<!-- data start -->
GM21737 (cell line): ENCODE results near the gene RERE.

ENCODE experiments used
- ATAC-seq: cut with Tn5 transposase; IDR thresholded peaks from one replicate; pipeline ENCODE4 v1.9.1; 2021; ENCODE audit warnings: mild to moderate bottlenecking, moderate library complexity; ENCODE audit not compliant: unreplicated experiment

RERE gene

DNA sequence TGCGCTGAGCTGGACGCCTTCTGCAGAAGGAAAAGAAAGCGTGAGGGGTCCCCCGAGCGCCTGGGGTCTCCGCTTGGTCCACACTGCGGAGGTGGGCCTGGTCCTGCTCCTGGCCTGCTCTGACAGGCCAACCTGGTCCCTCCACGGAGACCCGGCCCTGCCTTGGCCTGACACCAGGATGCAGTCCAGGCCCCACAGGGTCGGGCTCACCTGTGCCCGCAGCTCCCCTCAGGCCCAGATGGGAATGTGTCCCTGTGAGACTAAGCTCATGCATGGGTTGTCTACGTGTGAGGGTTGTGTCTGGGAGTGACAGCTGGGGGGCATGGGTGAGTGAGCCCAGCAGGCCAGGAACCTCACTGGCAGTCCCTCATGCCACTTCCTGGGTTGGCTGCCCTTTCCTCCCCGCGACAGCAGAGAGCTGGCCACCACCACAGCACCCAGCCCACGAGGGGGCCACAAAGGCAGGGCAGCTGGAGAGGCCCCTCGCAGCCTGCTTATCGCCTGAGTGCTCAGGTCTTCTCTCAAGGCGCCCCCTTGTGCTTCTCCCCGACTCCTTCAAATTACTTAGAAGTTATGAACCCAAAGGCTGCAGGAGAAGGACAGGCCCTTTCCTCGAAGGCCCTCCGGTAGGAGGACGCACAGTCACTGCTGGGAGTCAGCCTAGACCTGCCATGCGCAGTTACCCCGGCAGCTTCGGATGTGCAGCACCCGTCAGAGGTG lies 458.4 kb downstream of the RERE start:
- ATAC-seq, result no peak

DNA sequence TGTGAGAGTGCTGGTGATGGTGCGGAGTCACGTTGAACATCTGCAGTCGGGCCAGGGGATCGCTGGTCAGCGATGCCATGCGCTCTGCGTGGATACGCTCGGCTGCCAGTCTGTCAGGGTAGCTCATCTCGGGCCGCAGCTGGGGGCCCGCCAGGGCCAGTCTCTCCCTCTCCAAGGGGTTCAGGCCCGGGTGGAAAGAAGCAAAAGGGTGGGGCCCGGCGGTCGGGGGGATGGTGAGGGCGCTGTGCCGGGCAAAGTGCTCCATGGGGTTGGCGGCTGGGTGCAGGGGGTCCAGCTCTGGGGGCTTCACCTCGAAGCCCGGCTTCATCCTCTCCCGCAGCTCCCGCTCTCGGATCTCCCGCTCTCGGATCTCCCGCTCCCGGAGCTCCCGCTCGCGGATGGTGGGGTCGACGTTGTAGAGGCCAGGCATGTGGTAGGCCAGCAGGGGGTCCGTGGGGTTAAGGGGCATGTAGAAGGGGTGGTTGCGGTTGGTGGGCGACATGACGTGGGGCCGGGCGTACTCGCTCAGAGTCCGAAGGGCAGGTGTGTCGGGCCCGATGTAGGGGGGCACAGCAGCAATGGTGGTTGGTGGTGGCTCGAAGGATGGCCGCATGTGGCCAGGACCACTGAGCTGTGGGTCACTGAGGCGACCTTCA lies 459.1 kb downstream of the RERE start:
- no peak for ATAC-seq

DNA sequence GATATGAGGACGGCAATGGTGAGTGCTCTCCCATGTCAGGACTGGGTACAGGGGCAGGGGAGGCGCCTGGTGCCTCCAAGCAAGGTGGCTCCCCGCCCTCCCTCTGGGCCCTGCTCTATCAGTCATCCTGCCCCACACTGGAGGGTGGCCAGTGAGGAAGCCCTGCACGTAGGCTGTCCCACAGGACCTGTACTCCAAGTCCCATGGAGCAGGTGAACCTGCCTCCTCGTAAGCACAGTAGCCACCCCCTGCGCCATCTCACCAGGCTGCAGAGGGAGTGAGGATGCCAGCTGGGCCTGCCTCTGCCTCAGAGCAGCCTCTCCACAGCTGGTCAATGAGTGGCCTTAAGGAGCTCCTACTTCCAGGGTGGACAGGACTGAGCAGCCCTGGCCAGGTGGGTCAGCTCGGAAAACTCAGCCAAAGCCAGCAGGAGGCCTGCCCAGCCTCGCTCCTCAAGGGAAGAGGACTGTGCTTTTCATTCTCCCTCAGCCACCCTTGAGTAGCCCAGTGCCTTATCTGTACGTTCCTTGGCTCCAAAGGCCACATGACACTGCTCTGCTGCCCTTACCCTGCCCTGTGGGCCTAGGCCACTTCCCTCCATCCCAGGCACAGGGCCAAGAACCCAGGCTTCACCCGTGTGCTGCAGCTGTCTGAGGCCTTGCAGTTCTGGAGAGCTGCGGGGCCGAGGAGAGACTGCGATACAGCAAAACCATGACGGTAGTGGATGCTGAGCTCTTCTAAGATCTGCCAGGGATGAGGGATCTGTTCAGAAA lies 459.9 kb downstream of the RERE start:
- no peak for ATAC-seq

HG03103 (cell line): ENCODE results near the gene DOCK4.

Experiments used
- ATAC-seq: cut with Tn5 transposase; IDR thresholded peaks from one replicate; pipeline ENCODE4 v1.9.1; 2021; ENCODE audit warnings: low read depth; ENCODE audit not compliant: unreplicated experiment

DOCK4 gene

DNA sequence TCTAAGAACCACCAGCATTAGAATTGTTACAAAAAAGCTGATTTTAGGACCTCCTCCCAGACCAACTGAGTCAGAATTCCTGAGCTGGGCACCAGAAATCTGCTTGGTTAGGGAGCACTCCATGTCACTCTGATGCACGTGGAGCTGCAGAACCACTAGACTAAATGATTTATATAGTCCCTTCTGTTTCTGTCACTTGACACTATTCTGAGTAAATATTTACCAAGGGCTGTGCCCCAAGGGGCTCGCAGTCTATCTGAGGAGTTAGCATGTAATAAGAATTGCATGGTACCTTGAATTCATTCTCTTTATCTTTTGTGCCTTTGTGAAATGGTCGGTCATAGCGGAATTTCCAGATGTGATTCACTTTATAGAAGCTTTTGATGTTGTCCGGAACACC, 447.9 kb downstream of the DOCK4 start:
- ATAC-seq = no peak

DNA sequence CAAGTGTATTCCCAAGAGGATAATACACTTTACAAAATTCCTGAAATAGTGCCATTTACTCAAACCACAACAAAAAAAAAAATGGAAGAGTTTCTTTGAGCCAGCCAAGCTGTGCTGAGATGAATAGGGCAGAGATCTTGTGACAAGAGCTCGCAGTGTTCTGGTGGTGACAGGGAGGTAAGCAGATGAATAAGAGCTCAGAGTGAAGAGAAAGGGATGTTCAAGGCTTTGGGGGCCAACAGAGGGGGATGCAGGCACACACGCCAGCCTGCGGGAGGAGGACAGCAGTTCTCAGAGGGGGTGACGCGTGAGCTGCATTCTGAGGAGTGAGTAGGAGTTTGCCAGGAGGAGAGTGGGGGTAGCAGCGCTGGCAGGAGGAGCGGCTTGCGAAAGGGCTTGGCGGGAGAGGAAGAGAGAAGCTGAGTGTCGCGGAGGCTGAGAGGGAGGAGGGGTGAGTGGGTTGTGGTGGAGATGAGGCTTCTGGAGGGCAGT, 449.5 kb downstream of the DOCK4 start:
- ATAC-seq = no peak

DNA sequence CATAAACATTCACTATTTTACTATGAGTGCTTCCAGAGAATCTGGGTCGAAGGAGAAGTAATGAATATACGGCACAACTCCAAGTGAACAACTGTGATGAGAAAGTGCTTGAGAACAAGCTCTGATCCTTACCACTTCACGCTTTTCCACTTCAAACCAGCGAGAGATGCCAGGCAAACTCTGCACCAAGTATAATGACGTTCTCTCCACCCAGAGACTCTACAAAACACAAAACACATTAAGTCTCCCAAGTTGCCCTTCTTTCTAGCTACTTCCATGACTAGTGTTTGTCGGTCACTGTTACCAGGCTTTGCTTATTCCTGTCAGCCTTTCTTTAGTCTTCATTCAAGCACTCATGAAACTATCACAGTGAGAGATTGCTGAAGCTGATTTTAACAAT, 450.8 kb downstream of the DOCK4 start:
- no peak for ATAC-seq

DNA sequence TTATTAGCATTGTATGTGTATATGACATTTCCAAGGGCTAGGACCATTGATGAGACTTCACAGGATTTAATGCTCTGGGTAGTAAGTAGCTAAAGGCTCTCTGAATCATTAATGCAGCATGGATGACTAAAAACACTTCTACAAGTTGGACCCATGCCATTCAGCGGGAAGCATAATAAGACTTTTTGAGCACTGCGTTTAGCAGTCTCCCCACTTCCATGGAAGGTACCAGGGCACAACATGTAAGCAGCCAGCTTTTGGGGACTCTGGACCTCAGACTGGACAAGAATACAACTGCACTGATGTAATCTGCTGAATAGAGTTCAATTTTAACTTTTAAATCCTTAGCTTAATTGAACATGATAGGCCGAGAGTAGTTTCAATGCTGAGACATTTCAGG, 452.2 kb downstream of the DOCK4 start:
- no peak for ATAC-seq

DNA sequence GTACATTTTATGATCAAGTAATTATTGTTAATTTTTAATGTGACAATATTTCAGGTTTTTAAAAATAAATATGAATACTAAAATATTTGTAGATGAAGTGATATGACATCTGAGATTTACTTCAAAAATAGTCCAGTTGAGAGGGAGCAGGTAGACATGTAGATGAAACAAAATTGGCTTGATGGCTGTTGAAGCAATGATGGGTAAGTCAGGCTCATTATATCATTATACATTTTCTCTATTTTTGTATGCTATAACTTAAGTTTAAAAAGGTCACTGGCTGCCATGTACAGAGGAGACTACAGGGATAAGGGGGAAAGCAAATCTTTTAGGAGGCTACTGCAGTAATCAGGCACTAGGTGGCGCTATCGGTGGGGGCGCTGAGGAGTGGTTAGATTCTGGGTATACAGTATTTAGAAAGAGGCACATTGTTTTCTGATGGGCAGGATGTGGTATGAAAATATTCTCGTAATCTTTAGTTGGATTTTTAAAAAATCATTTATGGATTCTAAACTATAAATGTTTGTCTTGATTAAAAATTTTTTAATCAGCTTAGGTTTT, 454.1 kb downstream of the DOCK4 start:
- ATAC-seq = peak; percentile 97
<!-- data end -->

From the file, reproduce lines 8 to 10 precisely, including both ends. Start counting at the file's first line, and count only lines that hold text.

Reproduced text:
- no peak for ATAC-seq

DNA sequence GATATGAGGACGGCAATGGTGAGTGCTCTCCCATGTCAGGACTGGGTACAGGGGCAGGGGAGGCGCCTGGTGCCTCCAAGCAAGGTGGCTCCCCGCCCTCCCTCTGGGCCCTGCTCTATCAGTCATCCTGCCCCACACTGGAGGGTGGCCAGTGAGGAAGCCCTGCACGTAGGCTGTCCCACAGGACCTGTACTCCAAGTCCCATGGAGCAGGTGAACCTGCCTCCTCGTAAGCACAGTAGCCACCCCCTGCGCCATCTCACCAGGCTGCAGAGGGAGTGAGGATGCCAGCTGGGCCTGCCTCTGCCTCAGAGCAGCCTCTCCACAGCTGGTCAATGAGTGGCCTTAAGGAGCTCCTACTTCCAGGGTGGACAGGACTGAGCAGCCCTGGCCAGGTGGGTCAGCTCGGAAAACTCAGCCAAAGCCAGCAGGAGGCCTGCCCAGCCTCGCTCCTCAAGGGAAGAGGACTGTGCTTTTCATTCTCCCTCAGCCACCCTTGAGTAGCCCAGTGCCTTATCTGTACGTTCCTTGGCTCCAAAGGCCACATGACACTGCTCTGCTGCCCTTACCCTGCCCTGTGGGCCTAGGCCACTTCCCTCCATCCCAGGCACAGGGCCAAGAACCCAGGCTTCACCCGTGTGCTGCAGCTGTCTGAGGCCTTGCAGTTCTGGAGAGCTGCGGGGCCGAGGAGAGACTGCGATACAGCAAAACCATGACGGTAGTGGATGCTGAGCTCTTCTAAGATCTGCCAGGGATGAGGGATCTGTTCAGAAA lies 459.9 kb downstream of the RERE start:
- no peak for ATAC-seq